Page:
For version 3 I will definitely make some cauls to glue up the carcase. Just some thick boards with spots relieved so they don't interfere with the pins seating fully into the tail boards.
Looks pretty good!
I ran into some difficulty because I left the pins so long. The end grain of the pine would just crumble when I was planing it down.
It wasn't so much an issue on the tails because they weren't so pronounced like the pins.
The only way I found to stop the fibers from tearing out when cleaning up the pins was to scribe them even with the case so when they broke from the plane, they wouldn't tear into the carcase of the box.
Here are the 4 corners after planing the pins and tails flush. This one has a few hairline gaps on the tails, and I also overshot the baseline when sawing the pins on two cuts.
You can see on the middle pin here how the grain tore out when planing. I also didn't have the right saw angle when sawing that middle pin as well.
This corner is just like the first, a few overshot baselines and gaps on the pins and tails.
I can't seem to catch a break on the baselines here. I do know that the remnants of the knot in the middle made sawing there bothersome. I'll blame my mistake on the knot wood.
All in all, much better than my first. My first box was so tight that I ended up crushing a few of the tail corners trying to get the joint to close.
Here I laying out the shiplap pattern for the bottom. I just used a cutting gauge to find the middle and picked an arbitrary length for the rabbet.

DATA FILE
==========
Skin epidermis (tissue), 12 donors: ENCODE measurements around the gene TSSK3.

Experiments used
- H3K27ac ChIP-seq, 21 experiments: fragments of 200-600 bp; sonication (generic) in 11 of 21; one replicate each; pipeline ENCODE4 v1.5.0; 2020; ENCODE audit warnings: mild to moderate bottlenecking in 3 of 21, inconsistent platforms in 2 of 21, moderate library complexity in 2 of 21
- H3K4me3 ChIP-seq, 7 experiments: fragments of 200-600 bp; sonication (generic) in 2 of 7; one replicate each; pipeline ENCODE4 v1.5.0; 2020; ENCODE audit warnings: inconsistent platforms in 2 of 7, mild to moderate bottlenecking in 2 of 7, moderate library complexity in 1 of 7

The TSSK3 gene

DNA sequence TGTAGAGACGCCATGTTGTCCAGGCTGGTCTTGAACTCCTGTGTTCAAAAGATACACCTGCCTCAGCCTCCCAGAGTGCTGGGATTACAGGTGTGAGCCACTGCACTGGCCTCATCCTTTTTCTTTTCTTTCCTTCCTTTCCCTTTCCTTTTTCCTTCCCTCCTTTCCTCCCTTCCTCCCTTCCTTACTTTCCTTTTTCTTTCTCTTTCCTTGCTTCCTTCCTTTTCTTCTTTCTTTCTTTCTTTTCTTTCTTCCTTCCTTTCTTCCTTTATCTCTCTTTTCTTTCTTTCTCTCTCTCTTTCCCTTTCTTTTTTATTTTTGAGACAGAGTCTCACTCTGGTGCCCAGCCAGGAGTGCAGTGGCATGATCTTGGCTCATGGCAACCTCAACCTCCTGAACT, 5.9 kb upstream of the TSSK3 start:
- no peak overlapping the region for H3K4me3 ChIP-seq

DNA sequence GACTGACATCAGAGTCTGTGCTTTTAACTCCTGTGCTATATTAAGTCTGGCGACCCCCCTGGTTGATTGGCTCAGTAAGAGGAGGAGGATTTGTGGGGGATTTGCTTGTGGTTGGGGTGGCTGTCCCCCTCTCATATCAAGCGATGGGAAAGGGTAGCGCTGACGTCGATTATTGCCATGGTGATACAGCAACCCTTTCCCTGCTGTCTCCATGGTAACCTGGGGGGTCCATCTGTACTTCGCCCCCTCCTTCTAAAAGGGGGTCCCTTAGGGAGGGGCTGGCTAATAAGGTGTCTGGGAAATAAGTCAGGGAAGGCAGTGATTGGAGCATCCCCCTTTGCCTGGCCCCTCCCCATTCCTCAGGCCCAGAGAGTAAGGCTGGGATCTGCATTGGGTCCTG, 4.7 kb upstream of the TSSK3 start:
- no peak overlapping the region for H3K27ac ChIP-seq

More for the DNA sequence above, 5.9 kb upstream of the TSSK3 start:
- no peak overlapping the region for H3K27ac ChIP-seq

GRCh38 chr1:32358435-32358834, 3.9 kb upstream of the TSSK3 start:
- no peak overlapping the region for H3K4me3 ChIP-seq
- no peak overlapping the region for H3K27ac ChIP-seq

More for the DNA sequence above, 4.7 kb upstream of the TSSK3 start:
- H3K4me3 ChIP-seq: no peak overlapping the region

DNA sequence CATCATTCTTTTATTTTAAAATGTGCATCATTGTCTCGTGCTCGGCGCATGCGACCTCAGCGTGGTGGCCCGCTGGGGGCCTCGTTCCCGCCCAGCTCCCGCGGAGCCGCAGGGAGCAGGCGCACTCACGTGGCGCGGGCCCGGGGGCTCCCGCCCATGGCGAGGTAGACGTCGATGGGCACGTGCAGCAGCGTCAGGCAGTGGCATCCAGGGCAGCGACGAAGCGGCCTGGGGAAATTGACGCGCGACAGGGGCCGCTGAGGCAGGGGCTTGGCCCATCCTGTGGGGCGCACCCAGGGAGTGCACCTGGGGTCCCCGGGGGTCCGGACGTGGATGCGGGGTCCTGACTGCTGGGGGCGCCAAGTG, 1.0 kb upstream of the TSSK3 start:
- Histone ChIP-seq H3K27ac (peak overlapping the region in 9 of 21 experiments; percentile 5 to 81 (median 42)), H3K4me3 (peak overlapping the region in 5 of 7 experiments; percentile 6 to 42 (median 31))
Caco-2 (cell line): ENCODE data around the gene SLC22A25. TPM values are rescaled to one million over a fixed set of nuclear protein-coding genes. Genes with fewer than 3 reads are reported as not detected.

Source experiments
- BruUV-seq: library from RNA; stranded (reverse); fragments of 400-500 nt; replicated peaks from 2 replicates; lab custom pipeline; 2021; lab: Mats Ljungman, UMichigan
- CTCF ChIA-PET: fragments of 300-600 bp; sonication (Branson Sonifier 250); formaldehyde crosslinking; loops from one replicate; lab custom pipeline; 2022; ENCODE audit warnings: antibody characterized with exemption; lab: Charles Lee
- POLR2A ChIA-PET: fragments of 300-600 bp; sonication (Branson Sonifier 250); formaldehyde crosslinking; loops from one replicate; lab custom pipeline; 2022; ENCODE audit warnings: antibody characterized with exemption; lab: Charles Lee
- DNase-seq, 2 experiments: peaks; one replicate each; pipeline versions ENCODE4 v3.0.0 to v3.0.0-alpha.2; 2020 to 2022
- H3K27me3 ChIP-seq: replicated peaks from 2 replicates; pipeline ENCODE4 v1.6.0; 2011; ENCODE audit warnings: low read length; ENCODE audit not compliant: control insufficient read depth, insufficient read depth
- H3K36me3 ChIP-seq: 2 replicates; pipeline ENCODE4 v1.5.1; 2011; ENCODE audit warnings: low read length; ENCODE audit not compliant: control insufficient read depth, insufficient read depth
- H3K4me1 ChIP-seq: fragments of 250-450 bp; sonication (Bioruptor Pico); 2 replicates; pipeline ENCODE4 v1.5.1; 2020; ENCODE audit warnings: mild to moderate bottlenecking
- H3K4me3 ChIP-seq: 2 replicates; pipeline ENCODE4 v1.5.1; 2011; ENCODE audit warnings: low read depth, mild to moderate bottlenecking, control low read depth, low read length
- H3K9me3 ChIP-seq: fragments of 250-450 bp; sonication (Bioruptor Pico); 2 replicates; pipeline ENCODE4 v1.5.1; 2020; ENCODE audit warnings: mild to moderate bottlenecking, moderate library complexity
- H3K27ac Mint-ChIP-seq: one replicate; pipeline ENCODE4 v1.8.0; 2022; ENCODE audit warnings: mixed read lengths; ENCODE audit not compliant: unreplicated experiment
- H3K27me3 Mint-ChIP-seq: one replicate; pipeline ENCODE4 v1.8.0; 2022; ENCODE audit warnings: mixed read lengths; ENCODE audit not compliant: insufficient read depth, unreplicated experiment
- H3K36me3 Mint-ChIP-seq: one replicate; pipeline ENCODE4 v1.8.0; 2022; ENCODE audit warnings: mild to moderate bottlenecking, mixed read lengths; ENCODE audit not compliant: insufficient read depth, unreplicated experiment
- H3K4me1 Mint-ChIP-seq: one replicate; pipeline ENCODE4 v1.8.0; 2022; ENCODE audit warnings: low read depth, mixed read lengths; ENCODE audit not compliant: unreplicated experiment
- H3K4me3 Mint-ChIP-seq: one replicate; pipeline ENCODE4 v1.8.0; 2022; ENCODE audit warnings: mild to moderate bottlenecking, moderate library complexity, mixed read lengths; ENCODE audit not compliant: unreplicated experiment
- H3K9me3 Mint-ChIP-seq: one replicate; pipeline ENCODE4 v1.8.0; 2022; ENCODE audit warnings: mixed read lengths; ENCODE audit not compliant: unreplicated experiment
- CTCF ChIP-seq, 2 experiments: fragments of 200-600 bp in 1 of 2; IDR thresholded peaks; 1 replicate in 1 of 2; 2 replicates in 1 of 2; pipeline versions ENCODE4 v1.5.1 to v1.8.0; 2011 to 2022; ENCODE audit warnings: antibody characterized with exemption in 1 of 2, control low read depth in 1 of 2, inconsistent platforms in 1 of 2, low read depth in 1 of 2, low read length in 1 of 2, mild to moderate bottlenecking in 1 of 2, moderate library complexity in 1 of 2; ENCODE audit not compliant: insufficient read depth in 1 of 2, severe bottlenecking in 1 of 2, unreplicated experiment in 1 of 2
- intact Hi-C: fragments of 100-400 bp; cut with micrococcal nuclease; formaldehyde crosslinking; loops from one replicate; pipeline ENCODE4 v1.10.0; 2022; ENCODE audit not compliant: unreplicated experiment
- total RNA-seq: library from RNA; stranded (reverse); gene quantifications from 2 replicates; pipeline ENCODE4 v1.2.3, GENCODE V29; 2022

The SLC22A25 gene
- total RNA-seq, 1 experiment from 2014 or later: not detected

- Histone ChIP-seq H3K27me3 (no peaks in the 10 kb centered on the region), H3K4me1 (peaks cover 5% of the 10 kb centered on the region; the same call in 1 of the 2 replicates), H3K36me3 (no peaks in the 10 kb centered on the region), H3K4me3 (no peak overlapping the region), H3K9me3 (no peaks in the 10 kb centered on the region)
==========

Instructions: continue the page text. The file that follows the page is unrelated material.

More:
The itty bitty LN block plane was great to establish the chamfers on the shiplap.
I could have used anything to space the shiplap, but I was cautious and used nickels since I don't know if I'm going to see shrinkage or expansion on these when the box goes to its new home.
This was the perfect time to give my Miller Falls No. 2 a spin. Since I was using cut nails I had to pre drill to properly drive them into the case to hold on the shiplap. I had this drill restored and fitted with a new cocobolo handle and knob. Such a joy to use.
Shiplap secured to the case with cut nails and a hit of hide glue.
Here you see the base secured to the body, slightly oversized. Off camera I cleaned it up to be flush with the body.
I couldn't find enough clear stock to make the top out of a solid panel, so I had to glue up several clear sections.
Testing the fit of the moldings. I really need a shooting board to get these finessed better, but I'm well enough off with my miter gauge for now.
The cold of the garage was cooling my hide glue faster than I wanted, so I didn't have as much time as I expected. This was quite hurried.
Yeah, I hate moldings.
I test fit the lid after driving in the cut nails to hold the moldings on. Version one only had glue and the long to end grain joint came loose just as I expected it would.
I used the hinges themselves to scribe in the mortise profile.
I wasn't too concerned cutting these in, but I still used a chisel instead of taking a shortcut with a trim router that I've seen done elsewhere.
They seem to have gone in well. Just a little resistance in the hinge itself.
I don't know if I'd use these hinges again, they claimed to be 90 degree stop hinges, but they'd only open to 85. The only reason they stay open is the friction in the hinge itself.
And done! I applied 3-4 coats of blonde shellac I made up from the flakes. Much better than the store bought shellac I'm used to. It was much nicer being able to know what kind of cut I was making up.